A recurrence of previous therapeutic themes

Having worked through issues of trauma, codependence, or other issues, you had been doing well, but things are starting to come up again.

This is a natural, cyclical process of healing. Often, in therapy, healing occurs in what I call an upward spiraling cycle. We deal with an issue, learn new skills and practice living with new insights and healthier ways of coping until the process cycles around again and we seem to be dealing with the same issue AGAIN.

As we work to reprocess the issue, new insights are gained…insights you may not have been ready for before or new issues with the same theme reappear ie. You processed your codependency with your kids, but now you need to work through it in your relationship with your friends.

Each time the issue reappears, you are able to process and come to resolution more quickly, but the odds are that it will come up again in another iteration that will necessitate a call to your counselor – this is quite a normal occurrence. Your counselor will be happy to work with you toward deeper healing.

You’ve reverted to old, unhealthy coping skills

Whether your ‘fix’ came from shopping or controlling, anger or substance use, if you find yourself reverting to old coping mechanisms that you can’t seem to stop, it’s time to call your counselor.

Just like an alcoholic who reverts to drinking after years of sobriety, you might find yourself struggling to stop a behavior that you know to be self-destructive. It is important that you contact a helping professional to prevent these behaviors from interfering with your work and relationships and to become so overwhelming that more intensive, long-term treatment becomes necessary.

Life is feeling unbalanced

Often, in therapy, we talk about health as achieving balance in life. It’s fine when our beliefs, thoughts and behaviors fluctuate just slightly off-center and we are able to make the appropriate adjustments to get back on track.

However, when these things (unhealthy defense mechanisms, behaviors, thoughts, emotions) move far off-center, with great intensity or for prolonged periods of time without your being able to re-center and find balance, it might be time to contact your therapist to uncover the ‘why’ of the dysfunction and determine how to recover.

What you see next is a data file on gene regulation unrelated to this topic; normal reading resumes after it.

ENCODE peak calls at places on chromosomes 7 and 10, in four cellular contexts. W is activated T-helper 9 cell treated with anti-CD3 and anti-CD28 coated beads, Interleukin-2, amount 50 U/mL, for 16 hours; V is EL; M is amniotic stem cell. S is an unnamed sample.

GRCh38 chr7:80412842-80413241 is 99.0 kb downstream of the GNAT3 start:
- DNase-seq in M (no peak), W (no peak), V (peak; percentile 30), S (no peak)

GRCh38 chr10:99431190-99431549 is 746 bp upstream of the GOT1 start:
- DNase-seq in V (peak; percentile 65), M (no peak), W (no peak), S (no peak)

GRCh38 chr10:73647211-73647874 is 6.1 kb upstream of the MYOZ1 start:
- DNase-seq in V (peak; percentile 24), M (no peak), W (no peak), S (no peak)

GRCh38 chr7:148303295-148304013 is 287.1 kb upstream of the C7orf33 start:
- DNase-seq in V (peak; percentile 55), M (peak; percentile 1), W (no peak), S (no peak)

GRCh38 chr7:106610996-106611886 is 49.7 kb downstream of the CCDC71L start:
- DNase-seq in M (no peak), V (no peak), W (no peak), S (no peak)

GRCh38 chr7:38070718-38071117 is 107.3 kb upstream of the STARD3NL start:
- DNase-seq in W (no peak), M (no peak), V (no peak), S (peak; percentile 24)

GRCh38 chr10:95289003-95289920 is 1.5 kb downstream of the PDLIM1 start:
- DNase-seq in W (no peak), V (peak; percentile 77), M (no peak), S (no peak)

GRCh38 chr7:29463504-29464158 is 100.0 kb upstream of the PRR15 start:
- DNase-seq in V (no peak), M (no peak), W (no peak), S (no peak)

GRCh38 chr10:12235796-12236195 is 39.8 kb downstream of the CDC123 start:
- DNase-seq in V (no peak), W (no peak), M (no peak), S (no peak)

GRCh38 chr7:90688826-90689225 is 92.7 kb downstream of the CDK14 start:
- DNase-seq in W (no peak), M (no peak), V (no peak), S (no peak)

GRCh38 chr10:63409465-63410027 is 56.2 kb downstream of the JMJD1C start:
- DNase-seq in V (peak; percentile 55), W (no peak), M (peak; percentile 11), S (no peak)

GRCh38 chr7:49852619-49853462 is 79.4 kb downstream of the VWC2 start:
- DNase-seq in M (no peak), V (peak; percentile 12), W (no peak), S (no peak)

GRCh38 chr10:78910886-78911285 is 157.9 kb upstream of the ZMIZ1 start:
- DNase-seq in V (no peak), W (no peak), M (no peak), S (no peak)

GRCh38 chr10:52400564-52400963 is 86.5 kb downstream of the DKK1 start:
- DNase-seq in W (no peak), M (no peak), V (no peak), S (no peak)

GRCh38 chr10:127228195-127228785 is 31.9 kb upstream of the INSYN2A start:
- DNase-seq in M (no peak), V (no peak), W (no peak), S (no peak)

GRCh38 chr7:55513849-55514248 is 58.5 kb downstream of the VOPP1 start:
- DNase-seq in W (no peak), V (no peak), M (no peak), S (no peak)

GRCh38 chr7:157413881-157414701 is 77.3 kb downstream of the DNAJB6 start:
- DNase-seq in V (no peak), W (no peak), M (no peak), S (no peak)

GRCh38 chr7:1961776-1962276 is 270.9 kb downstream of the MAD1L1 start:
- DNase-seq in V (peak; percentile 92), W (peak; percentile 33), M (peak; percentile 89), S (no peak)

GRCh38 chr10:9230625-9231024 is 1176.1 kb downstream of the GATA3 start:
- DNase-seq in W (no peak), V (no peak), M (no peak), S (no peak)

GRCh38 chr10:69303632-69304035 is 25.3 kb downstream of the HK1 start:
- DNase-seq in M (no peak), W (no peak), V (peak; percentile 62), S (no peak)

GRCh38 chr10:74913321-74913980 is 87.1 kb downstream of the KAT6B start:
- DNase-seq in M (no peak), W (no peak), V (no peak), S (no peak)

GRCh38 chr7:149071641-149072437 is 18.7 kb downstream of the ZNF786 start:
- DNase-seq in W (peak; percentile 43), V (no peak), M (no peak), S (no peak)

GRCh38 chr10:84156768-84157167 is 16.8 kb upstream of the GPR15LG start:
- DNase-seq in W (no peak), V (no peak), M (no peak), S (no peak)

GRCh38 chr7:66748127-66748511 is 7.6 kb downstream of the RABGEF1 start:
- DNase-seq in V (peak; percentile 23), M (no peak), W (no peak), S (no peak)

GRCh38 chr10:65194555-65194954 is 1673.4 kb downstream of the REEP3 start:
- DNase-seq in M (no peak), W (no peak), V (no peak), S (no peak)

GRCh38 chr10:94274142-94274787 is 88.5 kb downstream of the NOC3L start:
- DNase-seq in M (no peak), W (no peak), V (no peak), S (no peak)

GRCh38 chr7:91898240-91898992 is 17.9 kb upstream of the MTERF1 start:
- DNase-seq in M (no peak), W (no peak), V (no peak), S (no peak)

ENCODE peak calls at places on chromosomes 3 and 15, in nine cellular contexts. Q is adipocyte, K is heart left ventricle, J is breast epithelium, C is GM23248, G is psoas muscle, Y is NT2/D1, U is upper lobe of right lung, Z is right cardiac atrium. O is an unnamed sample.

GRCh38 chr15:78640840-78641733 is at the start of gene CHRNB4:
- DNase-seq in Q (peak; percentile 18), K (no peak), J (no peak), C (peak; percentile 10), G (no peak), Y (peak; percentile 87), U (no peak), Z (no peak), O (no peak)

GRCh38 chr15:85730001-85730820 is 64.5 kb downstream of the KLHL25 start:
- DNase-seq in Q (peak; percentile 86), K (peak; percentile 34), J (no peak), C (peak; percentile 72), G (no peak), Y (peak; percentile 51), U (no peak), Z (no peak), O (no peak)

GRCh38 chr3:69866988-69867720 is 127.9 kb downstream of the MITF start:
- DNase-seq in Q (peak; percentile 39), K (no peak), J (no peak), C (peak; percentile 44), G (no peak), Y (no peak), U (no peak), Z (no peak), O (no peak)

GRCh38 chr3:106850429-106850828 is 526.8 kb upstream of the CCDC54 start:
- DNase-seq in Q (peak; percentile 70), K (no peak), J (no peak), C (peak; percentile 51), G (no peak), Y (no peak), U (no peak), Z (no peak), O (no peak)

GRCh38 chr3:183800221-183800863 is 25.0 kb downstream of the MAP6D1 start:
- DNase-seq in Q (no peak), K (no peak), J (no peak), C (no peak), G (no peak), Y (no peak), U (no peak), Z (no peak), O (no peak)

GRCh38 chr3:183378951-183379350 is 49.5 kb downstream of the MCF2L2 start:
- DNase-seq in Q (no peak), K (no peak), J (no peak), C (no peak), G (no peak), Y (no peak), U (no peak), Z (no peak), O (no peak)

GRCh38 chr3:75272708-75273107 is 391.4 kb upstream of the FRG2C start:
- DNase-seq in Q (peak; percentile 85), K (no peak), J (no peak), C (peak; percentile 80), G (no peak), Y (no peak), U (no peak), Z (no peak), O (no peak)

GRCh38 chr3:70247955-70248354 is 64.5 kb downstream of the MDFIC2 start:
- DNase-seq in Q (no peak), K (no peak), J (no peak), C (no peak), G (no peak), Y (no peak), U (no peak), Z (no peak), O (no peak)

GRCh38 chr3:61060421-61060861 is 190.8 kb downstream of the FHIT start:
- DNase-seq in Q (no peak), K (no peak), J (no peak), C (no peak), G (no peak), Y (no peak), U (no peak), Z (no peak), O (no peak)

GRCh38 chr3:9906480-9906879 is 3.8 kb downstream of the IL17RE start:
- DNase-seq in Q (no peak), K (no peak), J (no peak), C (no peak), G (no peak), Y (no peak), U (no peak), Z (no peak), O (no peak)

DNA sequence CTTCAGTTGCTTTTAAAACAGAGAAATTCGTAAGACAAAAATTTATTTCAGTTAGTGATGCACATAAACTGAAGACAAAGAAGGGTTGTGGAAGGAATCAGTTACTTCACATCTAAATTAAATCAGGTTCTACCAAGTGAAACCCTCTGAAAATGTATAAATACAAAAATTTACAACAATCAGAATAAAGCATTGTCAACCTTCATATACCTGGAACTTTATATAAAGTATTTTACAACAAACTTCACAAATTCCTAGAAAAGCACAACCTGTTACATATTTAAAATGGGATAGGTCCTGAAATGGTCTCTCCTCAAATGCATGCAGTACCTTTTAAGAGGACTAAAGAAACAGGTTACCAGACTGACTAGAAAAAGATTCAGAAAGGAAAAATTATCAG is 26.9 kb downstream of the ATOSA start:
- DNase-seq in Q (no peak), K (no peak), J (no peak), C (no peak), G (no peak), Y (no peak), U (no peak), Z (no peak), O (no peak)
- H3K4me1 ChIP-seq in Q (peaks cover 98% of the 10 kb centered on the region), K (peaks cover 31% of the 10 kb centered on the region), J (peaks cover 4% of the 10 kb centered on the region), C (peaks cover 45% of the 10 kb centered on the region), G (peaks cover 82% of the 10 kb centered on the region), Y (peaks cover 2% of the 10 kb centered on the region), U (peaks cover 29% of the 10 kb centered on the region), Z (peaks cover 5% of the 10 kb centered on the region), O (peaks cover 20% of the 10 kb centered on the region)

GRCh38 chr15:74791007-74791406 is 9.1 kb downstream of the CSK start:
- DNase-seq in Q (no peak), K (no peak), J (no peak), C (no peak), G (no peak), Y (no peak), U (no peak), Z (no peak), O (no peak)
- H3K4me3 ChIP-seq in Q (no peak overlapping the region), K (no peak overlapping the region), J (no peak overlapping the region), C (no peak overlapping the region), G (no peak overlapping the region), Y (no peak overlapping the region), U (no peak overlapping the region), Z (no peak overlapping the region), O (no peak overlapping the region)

You feel overwhelmed

Everyone experiences anger or sadness at different periods in their lives. This is normal. However, it’s important to make note if these emotions are becoming intense and are impacting functioning in work, school or your relationships.

Are you spending hours ruminating in sadness or anger? Are you catastrophizing your circumstances, feeling hopeless and powerless? Is your anxiety become so intense that it impairs your life? Are you lashing out at the people around you or isolating out of a need to avoid life and its hardships?

If so, it’s probably time to talk to someone.

You have unexplained physical symptoms, exhaustion and general malaise

Emotional and relational problems often manifest in a wide variety of physical ailments. If you are experience headaches, stomachaches, frequent illness and fatigue your body may be converting stress into physical symptoms.

Muscle spasms, neck pain, even difficulty breathing can all be signs that you are carrying stress in your body. When we feel these things, we know to talk to a physician, but it might be helpful to talk to a counselor as well.

You feel disinterested in previously beloved activities

At one time, you felt joy in your hobbies, friendships and family activities, but something has changed. If these once life-giving activities now bring seem mundane and pointless, bringing no joy or happiness, speaking with a counselor may help uncover the reasons for the change, bring clarity to the situation, and allow for a shift toward greater fulfillment.

Your love ones are concerned

Often, the people who love you will notice changes in your behavior and patterns that might be hidden even from your own awareness. If your friends and/or family share their concern, consider their perspectives wisely. If they suggest talking to a counselor or ask if you’re talking to someone, this is a sign that you might need to check in and get some support from a professional.

Even more concerning is if your relationships with your loved ones are strained, communication is failing and connections are being cut off as your friends struggle to engage with you. This is a red flag that it is time to call in reinforcements to determine what changes can be made and healing can be facilitated.

If you are noticing any of these patterns, shifts or situations are happening, please don’t hesitate to contact your previous therapist for help regaining balance and health.

If you don’t have a therapist or are seeking a new counselor, please feel free to contact me at to set up a half-price, 50-minute consultation so we can connect and make a plan for your healing.